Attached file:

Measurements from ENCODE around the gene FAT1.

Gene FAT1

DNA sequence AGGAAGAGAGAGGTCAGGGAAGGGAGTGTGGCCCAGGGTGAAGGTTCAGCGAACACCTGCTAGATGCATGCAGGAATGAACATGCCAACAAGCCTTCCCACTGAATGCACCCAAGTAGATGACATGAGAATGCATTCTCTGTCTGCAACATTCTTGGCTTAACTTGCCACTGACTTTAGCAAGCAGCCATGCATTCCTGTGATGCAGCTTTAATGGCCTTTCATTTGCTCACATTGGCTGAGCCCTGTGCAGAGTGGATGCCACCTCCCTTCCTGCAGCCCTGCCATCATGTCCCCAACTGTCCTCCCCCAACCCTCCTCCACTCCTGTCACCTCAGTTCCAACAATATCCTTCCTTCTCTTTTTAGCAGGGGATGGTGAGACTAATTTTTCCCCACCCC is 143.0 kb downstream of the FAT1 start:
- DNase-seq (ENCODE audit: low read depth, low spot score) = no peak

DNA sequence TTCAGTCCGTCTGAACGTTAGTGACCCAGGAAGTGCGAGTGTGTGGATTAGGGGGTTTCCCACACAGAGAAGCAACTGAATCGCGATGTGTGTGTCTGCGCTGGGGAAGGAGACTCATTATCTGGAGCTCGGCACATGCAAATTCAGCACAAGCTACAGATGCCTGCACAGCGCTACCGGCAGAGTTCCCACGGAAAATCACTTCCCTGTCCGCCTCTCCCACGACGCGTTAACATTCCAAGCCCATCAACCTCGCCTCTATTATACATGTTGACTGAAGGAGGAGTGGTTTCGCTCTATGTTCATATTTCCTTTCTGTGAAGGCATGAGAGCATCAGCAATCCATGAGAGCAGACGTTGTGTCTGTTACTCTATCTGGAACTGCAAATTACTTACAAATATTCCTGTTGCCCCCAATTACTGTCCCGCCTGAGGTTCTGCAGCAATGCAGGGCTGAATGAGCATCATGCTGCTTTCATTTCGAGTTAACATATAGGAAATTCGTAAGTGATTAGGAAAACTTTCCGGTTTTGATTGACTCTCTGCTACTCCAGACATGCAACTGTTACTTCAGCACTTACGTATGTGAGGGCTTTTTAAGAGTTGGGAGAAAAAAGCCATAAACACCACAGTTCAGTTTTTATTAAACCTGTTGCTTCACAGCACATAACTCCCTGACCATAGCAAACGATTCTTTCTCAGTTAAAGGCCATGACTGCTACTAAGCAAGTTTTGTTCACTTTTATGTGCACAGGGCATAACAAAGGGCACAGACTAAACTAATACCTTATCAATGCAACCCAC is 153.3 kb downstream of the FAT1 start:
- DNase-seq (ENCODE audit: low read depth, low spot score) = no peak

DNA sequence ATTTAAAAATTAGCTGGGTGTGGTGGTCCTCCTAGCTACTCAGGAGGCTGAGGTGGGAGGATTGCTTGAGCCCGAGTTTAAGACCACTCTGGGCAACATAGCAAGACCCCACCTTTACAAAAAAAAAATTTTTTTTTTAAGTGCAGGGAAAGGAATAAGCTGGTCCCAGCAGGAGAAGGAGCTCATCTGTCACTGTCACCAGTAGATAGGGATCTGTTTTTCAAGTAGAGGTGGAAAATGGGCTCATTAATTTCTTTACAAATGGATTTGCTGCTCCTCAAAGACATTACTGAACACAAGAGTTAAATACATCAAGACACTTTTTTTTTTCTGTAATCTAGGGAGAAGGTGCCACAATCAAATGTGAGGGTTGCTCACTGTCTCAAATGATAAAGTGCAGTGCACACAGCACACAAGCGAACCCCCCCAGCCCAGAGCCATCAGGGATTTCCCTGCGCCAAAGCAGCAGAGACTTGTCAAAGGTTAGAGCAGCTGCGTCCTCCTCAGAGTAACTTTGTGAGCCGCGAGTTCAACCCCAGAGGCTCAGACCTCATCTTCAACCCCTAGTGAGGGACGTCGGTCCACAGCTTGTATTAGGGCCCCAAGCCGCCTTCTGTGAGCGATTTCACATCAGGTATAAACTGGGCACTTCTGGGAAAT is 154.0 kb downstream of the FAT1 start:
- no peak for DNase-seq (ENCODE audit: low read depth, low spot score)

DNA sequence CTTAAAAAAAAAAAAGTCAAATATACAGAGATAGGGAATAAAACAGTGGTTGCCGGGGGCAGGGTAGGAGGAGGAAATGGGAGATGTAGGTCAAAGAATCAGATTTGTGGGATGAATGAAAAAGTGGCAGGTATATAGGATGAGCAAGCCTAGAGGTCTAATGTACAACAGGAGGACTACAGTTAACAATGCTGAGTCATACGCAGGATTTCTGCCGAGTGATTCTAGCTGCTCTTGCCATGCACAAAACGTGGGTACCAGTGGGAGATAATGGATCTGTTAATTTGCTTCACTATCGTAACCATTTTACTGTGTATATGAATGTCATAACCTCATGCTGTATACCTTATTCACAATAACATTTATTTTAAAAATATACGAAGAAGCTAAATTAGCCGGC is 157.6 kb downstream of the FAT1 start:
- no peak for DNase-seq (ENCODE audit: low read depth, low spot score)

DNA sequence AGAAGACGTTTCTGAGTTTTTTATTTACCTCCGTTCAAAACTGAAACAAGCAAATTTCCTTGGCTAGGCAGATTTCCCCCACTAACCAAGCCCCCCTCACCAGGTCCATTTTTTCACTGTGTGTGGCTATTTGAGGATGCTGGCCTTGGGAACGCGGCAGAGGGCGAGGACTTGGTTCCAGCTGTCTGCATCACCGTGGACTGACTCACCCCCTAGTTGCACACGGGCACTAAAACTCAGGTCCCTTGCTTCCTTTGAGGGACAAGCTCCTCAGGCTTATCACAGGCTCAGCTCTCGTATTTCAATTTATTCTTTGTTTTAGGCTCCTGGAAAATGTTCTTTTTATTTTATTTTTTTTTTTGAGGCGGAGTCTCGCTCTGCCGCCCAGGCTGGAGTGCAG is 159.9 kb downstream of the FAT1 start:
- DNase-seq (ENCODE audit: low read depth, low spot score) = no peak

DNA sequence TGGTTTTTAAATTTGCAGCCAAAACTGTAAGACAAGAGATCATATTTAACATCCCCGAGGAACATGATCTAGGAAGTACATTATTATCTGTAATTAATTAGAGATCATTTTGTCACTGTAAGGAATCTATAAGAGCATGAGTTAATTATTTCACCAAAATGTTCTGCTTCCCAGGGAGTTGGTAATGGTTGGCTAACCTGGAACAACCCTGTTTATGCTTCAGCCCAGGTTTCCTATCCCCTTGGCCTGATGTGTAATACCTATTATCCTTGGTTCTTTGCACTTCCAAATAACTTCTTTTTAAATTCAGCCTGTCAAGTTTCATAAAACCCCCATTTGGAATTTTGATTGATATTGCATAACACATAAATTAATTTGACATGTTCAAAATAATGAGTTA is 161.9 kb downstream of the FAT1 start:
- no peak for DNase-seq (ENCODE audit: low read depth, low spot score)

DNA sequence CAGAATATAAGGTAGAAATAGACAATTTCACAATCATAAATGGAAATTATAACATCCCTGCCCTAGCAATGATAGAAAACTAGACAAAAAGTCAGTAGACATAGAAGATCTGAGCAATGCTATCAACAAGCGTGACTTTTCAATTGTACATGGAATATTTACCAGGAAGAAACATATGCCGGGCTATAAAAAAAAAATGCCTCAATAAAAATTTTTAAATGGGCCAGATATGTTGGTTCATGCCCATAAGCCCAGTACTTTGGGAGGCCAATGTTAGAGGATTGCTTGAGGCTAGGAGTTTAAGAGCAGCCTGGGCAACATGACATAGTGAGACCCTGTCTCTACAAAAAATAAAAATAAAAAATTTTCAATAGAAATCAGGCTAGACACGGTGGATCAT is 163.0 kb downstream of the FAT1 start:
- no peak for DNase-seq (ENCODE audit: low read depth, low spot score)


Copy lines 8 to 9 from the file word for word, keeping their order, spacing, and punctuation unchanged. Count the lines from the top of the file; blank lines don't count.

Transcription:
- no peak for DNase-seq (ENCODE audit: low read depth, low spot score)

DNA sequence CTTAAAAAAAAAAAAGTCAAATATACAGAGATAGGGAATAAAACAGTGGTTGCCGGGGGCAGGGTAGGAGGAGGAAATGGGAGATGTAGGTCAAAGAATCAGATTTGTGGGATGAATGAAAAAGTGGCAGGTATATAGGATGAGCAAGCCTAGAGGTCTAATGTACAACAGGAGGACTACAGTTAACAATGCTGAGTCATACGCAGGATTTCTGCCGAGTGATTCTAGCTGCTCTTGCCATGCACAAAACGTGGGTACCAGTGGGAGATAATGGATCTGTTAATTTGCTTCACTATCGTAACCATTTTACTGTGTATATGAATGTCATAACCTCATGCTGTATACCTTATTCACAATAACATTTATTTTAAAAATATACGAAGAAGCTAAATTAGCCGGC is 157.6 kb downstream of the FAT1 start: